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People who have met Tibor Bozi know that, unlike many of his colleagues, he isn't a wallflower. He simply loves talking. Period. This fact led him to taking up photography in the first place - 'One picture speaks more as thousand words', Tibor says.

Moreover, no one can doubt the Hungarian's sense of humor. And this is despite the fact that Tibor has experienced many things in his life that were anything but funny. His dad wanted him to be an engineer. His studies at the TU in Budapest soon bored the young Tibor pretty quickly. After all, it was people rather than technology that fascinated him.    

Hence, he picked up photography as a second course, and to this day Tibor values photographic art more as a 'mode of communication' than anything else. Very early on he connected this passion with yet another interpersonal form of communication - music. To finance his studies in Hungary, Tibor started to shoot artists at international jazz festivals.


In 1977, Tibor left his home country, illegally in a car boot. Soon the magical eye of his camera won out over all other perspectives. He worked as assistant to various different photographers in various locations around the world. Between 1979 and 1984, Tibor worked in cities such as Rome, Barcelona, Caracas and Miami. Eventually he ended up in Munich. And it was there that he came in contact with yet another visual art from - the theatre. Thanks to the Gasteig's cultural director Jochen Zoerner-Erb, he was sent to  theatre festivals like Avignon's to take pictures of the great mimes.


As chance would have it, it was a man most people only know wearing a mask that helped Tibor to international acclaim and fame: in 1988 he was sent to shoot Alice Cooper for Germany's reknowned underground music magazine Spex Magazine - without make-up! The pictures were so spectacular, that Tibor was hired on a permanent basis by the magazine and the record labels started taking note of him. Consequently the labels employed Tibor to travel with their artists or sent them to Tibor's photo studio.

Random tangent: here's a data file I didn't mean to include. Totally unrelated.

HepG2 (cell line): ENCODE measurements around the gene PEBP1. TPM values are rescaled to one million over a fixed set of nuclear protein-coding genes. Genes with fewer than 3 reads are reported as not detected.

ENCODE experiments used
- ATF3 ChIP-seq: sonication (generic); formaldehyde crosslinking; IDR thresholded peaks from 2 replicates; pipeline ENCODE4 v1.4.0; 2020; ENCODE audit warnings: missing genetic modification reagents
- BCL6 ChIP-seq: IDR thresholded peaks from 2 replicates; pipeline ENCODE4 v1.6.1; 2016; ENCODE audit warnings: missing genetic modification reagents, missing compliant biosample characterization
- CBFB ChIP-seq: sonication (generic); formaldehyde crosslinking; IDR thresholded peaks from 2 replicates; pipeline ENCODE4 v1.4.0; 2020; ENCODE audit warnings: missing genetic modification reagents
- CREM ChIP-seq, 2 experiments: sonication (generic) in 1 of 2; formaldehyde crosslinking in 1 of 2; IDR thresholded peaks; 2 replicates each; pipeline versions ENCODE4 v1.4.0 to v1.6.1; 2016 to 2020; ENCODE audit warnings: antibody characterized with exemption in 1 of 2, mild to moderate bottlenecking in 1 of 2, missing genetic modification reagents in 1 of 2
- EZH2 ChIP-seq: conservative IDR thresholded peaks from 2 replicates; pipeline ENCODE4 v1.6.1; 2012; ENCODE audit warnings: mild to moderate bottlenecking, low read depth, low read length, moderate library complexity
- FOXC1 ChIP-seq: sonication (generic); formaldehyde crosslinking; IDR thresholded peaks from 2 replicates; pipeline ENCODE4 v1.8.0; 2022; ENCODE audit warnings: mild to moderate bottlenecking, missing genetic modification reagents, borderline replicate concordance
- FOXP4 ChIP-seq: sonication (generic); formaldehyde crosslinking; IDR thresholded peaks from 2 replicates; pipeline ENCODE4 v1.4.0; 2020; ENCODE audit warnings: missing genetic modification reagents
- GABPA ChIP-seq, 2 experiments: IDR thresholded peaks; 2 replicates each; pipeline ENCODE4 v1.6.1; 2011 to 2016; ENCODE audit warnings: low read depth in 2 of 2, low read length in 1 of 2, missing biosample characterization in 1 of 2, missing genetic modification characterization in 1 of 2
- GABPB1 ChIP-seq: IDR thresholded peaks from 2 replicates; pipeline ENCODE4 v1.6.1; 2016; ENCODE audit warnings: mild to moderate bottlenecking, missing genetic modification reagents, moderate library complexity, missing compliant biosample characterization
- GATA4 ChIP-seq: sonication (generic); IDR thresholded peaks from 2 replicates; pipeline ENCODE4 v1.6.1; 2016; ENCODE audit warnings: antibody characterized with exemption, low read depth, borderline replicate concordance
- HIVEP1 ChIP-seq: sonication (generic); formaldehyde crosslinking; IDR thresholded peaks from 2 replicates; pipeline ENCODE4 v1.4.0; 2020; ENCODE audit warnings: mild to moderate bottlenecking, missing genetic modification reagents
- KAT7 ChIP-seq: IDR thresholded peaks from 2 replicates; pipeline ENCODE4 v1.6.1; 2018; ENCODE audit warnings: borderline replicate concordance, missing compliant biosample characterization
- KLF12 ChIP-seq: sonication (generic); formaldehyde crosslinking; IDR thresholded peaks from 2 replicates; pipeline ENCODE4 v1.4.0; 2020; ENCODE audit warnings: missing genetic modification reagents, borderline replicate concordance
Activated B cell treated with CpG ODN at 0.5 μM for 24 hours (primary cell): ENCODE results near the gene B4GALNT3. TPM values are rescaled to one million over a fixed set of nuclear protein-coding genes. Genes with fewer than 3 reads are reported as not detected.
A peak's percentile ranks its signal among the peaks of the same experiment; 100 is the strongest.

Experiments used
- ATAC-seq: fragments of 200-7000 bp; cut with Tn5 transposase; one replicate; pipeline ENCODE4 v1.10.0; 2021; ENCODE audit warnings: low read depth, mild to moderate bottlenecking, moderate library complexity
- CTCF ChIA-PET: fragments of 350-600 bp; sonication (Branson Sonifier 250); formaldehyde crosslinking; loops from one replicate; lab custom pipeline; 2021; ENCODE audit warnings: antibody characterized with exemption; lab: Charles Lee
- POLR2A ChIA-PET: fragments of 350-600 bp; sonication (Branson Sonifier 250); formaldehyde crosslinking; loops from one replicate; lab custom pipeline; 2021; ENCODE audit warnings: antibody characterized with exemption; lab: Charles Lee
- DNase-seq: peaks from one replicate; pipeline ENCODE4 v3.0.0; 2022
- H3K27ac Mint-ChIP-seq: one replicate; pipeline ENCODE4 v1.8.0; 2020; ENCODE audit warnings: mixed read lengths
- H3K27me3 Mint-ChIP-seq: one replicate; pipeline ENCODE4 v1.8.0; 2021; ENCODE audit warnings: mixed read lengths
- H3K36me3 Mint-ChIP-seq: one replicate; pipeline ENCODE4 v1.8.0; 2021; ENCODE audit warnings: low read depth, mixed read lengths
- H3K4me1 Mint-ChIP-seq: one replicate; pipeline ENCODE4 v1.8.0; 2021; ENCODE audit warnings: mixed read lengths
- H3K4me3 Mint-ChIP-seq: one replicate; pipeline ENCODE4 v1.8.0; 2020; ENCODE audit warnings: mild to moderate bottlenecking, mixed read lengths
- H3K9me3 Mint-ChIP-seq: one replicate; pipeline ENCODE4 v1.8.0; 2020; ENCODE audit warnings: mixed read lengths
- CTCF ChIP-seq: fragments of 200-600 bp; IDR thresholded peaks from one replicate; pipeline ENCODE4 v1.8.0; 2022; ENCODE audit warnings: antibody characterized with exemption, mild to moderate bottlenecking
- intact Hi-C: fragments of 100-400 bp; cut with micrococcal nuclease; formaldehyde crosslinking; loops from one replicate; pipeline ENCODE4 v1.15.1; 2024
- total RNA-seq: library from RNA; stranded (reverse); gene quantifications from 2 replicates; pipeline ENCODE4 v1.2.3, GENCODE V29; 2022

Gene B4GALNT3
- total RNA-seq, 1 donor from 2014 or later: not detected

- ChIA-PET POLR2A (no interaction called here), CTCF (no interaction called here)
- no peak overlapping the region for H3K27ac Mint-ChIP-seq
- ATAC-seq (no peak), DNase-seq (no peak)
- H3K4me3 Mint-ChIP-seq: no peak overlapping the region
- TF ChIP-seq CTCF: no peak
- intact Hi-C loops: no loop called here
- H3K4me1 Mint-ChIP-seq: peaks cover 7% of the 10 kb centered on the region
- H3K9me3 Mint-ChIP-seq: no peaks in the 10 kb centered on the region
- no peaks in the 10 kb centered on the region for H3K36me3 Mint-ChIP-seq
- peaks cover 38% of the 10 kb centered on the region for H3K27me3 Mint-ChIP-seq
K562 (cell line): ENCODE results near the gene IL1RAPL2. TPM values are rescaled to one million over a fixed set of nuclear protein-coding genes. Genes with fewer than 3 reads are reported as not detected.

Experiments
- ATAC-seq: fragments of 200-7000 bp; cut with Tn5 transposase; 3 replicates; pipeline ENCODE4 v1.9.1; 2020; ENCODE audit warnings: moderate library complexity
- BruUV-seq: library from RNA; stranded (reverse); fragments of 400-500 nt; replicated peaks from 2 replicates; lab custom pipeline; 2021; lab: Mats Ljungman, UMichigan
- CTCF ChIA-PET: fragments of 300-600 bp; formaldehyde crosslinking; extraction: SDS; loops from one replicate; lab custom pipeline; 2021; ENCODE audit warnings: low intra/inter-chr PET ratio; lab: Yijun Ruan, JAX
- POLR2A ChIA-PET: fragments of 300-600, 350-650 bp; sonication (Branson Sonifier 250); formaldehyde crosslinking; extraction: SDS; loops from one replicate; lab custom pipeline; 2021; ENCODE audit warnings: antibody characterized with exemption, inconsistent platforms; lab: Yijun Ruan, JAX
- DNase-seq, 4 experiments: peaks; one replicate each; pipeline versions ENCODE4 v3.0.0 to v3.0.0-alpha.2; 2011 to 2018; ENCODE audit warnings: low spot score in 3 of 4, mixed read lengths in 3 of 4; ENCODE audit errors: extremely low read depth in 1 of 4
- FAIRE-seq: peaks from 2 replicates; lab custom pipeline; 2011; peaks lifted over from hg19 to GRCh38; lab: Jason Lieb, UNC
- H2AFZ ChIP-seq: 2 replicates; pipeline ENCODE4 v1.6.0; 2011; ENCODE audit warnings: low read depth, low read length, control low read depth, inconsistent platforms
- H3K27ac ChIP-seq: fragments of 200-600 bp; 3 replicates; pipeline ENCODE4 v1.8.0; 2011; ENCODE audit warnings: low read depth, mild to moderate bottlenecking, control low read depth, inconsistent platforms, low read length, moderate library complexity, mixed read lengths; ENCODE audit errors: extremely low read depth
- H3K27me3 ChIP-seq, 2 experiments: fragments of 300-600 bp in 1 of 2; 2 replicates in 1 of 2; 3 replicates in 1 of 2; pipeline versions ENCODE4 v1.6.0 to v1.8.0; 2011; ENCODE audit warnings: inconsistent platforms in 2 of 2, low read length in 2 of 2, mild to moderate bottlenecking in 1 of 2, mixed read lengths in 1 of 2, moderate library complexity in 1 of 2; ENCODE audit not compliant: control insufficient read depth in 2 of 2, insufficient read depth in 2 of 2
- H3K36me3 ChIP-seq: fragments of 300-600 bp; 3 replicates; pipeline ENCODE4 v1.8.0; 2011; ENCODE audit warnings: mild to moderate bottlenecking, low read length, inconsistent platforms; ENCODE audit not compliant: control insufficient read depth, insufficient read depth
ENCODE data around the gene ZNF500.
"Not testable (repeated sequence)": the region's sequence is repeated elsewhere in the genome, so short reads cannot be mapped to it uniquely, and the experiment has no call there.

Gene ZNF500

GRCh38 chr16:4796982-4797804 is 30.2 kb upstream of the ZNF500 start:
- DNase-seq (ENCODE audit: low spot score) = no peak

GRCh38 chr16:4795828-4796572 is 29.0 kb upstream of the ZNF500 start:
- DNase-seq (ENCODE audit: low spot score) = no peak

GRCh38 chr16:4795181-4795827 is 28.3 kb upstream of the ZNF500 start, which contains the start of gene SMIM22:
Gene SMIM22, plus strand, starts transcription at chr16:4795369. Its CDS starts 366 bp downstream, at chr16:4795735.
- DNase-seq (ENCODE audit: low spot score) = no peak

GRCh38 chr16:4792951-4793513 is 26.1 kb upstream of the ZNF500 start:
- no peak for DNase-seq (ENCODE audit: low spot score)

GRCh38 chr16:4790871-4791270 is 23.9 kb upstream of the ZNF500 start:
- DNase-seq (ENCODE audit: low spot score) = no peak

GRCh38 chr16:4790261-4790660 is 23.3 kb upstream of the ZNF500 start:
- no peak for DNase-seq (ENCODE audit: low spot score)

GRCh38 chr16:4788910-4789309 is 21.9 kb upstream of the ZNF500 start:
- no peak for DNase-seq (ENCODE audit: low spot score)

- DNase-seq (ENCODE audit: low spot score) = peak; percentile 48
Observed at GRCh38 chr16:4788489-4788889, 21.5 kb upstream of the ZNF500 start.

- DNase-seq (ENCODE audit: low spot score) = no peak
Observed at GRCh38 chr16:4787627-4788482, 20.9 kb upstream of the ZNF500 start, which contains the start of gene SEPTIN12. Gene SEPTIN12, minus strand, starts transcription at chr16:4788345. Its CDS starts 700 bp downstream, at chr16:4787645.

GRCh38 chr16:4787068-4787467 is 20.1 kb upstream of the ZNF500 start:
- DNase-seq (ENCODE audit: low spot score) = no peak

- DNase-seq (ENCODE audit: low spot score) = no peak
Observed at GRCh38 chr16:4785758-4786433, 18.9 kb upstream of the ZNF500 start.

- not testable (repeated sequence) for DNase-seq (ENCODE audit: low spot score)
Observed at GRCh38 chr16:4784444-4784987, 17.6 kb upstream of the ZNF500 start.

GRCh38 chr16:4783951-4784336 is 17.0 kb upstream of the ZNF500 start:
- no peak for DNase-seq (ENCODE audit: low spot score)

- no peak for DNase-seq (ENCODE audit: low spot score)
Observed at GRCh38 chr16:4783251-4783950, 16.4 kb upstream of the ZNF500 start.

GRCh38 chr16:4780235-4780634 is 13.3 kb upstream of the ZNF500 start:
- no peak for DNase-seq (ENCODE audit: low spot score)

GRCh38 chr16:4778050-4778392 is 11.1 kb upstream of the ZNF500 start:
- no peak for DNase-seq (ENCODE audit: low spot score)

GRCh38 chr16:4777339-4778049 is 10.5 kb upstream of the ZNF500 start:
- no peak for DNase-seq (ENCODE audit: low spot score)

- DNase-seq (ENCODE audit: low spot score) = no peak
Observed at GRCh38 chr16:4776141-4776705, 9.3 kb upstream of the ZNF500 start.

Between 1990 and 1994, Tibor photographed  lifestyle series for magazines such as Vogue, Elle, Harpers Bazaar and moved to New York. A Job for Elle Magazine took Tibor to shoot Portraits of Bob Marley's widow Rita in Jamacia. That is where he met Lynn Goldsmith, a star photographer much admired in the photography scene already then.  When Tibor shortly thereafter worked with Spike Lee on his film  „Jungle Fever“,  Lynn signed the man with his unique photographic style and equally unique Hungarian accent to her agency LGI. This is also the beginning of Tibor's international photography career. Since 1995 LGI was a part of the world's 2. biggest photography agency Corbis.


Since the mid-nineties Tibor is based in Munich again. From there he also works in London, the US and other countries, for international record labels, publishers and advertising agencies. He has worked, among many others, with artists and TV personalities like Beck, Mary J Blige, Dr. Dre, Donald Trump, Guns’n’Roses, Eminem, Marilyn Manson, Juliette Lewis, Björk, Steven Tyler, Spike Lee and many more.


Some of the personalities mentioned above are not exactly known for low-maintenance and easy going behaviour. Tibor's motto, no matter what the artists personal quirk, is clear: " Treat so-called stars respectfully without respect. That yields the best results by far.". During work time, Tibor speaks uncharacteristically little. However he will sometimes tell stories about his shootings afterwards. Whether it is about the cool gangster rapper who's scared of heights, the pop diva with the 'noisy stomach' or the reggae-dudes who are allergic to weed, you can always expect to be thoroughly entertained. Tibor Bozi`s pictures  are also at the Hip Hop Hall of Fame in L.A. and was in the founderteam of german hip hop magazine Juice, end of ´90s.


Sueddeutsche Zeitung

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